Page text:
i) Mr. Showkat a teacher in Fine Arts received an SMS at his home at Rainawari that flood waters in Jhelum have reached Rajbagh area. He rushed in a boat to save his wife and one month old son and his parents-in-law from Rajbagh locality. He rowed his boat over the bund along the current, boarded his family and others in the boat and rowed back now against the current, which was an uphill task for him. He saw three persons carried by the current near the bund and two persons drowned near the fountain outside Radio Kashmir building. Helplessly he could not save them. He saw a houseboat had been carried by the current upto TAO Café on the Residency road.
ii) Two officers of high profile along with their families were found rushing to airport in a motorboat, but got struck with an iron rod damaging the boat and were saved by a local of the area.
iii) A relative of ours under treatment was short of oxygen and was carried to SKIMS, thus his family escaped the wrath of floods, but he himself passed away, besides his house at Jawahirnagar crumbled down.
iv) Another relative on dialysis had to be lifted along with his family on a helicopter to carry him to Delhi for safety.
v) Another promising boy who had invested everything in his business and owned a shop at Sangarmal shopping complex lost everything. Like that there must be innumerable happenings that got unreported.
vi) A family in Bemina lost their earning hand a few months back in a slip in his house, survived by a handicapped boy of 14 years, two small daughters, old aged mother-in-law and the ill-fated wife. They resided in a single storeyed house that got submerged and they shifted to the roof slab. Somehow they were rescued and walked over a kilometer up to Iqbal memorial crossing. They were provided shelter in a nearby two storey house, water followed them there too. Somehow after a great struggle they could be rescued after five days.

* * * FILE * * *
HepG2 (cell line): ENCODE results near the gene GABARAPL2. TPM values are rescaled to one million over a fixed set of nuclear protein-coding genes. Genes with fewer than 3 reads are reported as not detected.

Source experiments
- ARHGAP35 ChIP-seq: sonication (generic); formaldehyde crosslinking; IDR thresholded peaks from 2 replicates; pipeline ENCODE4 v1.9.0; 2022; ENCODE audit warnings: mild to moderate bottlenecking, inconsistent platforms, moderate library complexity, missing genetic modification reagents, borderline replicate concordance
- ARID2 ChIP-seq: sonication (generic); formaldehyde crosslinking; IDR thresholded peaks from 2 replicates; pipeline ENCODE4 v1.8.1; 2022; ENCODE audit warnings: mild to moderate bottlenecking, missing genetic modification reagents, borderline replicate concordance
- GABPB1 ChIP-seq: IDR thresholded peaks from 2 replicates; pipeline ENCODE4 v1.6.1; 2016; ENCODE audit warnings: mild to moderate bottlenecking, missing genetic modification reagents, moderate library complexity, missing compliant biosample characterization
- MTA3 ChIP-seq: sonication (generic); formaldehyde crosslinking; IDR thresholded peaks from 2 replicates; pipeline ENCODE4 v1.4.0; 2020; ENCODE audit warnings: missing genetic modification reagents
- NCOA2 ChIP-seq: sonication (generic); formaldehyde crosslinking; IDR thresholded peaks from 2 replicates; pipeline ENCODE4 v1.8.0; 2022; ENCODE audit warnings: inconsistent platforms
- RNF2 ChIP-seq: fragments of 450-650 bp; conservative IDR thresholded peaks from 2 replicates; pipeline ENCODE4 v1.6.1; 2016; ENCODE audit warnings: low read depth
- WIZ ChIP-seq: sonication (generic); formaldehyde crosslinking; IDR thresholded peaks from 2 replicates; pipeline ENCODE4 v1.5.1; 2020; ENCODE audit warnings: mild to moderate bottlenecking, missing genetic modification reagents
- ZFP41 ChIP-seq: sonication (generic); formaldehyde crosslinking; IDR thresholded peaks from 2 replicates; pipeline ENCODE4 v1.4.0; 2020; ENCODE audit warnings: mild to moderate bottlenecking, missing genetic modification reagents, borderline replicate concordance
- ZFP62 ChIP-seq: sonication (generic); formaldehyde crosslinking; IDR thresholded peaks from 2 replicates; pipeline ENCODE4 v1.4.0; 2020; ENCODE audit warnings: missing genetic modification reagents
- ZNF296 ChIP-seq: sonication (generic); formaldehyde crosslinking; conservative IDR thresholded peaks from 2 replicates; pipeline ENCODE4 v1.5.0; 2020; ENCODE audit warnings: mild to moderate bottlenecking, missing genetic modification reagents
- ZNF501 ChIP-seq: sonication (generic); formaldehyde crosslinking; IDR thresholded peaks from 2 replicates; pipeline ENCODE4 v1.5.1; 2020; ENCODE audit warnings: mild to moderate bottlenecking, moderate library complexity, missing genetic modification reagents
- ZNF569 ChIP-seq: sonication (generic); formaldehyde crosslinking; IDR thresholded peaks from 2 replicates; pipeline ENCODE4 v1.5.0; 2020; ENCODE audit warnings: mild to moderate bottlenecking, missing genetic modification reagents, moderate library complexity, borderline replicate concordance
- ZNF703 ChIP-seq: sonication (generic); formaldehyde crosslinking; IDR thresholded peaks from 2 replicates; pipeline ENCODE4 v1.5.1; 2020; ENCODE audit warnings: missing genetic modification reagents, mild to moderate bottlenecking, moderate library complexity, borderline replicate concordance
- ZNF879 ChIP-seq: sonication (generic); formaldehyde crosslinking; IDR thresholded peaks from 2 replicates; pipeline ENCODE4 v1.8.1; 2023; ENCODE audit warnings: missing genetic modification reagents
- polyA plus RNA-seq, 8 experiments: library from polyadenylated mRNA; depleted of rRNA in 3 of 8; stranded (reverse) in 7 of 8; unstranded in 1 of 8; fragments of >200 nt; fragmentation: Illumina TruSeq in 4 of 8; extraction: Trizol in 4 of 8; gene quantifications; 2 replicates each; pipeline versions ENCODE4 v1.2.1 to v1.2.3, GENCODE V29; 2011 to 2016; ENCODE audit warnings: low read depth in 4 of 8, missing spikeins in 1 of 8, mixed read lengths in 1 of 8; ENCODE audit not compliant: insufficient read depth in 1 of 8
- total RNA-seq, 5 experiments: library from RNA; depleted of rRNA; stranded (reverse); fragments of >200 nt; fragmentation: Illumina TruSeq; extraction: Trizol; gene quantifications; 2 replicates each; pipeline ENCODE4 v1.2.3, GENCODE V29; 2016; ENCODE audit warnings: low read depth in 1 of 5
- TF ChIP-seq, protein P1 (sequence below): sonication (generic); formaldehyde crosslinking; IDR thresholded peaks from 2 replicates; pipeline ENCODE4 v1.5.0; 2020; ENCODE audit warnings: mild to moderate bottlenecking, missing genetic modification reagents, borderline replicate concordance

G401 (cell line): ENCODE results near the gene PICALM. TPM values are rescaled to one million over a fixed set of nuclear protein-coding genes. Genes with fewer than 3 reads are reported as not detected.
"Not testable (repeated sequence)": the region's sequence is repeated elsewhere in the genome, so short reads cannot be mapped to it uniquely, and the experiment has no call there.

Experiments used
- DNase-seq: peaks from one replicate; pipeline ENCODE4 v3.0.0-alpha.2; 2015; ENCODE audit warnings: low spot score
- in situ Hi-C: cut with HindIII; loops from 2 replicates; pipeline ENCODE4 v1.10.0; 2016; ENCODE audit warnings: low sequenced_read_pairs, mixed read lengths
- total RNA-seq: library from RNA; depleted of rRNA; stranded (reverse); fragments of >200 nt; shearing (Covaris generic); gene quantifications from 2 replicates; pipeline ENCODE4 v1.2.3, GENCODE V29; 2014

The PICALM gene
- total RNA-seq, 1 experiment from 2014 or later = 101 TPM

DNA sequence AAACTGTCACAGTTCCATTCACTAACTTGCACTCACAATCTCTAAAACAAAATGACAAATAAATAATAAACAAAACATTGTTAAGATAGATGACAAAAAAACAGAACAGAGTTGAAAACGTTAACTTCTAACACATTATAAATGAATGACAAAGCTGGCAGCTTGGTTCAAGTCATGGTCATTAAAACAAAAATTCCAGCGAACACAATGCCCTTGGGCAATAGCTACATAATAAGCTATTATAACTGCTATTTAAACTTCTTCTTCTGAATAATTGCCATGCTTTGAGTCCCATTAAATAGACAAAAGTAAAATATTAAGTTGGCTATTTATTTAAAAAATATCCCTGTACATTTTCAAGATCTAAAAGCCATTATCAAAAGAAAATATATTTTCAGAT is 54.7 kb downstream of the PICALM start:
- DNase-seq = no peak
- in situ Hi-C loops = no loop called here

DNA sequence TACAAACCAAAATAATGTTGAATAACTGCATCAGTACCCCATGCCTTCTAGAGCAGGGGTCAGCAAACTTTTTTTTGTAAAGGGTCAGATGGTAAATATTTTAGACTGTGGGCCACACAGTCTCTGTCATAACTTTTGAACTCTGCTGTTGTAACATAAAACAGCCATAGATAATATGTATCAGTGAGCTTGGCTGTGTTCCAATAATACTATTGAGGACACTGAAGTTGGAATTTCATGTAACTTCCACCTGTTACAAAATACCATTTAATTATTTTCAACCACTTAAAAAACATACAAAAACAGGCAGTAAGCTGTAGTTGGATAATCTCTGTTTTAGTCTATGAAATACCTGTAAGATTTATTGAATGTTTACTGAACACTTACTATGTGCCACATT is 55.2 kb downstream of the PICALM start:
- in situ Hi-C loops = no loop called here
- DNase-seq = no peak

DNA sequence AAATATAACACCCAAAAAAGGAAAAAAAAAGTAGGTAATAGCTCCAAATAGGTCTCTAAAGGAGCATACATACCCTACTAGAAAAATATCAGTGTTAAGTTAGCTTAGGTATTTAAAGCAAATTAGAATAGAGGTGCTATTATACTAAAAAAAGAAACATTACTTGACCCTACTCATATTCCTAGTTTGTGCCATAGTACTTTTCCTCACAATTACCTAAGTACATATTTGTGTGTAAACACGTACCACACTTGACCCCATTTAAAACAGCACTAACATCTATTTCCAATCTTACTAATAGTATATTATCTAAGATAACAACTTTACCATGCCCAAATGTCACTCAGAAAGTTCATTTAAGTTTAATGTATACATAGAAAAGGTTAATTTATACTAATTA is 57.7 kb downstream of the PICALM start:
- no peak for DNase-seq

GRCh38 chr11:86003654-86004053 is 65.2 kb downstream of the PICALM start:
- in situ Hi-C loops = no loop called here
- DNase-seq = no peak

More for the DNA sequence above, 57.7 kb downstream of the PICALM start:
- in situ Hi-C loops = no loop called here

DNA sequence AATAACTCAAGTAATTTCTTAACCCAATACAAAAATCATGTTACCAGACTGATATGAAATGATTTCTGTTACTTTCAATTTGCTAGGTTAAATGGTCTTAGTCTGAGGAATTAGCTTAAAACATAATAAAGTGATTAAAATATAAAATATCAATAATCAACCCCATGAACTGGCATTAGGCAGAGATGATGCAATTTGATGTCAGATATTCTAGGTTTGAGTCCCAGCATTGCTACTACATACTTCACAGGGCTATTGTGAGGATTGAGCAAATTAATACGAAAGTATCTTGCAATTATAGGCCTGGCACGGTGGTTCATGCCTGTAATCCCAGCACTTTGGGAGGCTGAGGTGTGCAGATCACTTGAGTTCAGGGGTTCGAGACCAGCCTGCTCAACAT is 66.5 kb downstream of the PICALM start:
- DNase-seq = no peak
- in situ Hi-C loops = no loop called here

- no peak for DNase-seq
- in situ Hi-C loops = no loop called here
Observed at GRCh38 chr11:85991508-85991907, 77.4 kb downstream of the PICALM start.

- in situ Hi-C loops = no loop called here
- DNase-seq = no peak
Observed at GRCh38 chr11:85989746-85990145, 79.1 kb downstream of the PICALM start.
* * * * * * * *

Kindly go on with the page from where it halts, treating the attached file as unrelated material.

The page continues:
Thus it is evident from above that both the public as well as Govt. were caught unawares in the flash floods who never expected such an unprecedented wrath of flood waters. But the people charged with the task of flood protection, establishment of round the clock control room, organizing of yearly flood rehearsals, ensuring of alternative wireless communications, engineering the preparedness of the disaster management, ensuring instant relief measures, etc. cannot be absolved of their responsibilities. In fact Govt. is supposed to foresee and plan ahead for the upcoming events.
However it is but natural for water to overflow its banks in the event of rainfall in its upper catchment and spill into flood plains which are basically its right of way. Extensive and often unplanned use of flood plains, disregarding the basic fact, that it is a part and parcel of the river, leads to flood damage. Thus the uncontrolled and indiscriminate development of flood plains due to pressure of population can be considered as one of the main factors responsible for the ever increasing flood damage reported from the different parts of the country in spite of the substantial investment in the flood-sector during the last six decades.